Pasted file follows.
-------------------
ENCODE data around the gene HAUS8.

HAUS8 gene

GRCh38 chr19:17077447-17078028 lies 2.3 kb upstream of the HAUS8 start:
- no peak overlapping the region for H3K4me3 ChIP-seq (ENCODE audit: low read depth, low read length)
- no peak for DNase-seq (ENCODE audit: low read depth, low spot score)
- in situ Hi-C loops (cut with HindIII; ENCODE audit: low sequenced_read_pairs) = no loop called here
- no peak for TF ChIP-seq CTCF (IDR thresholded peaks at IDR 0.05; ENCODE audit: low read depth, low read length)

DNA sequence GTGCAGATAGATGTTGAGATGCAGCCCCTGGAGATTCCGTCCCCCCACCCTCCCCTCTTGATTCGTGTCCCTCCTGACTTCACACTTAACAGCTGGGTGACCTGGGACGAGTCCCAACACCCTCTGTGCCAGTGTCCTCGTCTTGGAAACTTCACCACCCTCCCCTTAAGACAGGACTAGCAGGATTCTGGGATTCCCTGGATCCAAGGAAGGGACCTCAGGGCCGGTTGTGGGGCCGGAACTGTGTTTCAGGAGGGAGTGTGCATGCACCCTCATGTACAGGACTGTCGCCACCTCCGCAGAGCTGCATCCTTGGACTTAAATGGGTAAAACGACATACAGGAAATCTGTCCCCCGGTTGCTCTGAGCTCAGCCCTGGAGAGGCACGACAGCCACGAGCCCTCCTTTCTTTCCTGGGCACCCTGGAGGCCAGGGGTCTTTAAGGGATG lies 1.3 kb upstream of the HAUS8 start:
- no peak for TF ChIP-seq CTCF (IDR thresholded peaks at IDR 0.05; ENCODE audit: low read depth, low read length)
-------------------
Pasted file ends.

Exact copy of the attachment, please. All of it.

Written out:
ENCODE data around the gene HAUS8.

HAUS8 gene

GRCh38 chr19:17077447-17078028 lies 2.3 kb upstream of the HAUS8 start:
- no peak overlapping the region for H3K4me3 ChIP-seq (ENCODE audit: low read depth, low read length)
- no peak for DNase-seq (ENCODE audit: low read depth, low spot score)
- in situ Hi-C loops (cut with HindIII; ENCODE audit: low sequenced_read_pairs) = no loop called here
- no peak for TF ChIP-seq CTCF (IDR thresholded peaks at IDR 0.05; ENCODE audit: low read depth, low read length)

DNA sequence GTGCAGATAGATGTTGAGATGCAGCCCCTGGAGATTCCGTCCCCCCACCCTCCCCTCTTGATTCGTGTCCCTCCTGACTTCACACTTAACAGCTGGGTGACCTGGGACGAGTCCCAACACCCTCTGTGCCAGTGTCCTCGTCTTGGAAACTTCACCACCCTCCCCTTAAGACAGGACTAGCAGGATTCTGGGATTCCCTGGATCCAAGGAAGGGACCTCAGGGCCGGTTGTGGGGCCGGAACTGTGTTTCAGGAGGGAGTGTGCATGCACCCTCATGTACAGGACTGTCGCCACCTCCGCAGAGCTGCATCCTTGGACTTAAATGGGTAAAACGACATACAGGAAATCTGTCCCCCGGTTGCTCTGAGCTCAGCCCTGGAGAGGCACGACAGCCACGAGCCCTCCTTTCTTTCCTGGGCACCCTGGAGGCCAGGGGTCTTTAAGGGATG lies 1.3 kb upstream of the HAUS8 start:
- no peak for TF ChIP-seq CTCF (IDR thresholded peaks at IDR 0.05; ENCODE audit: low read depth, low read length)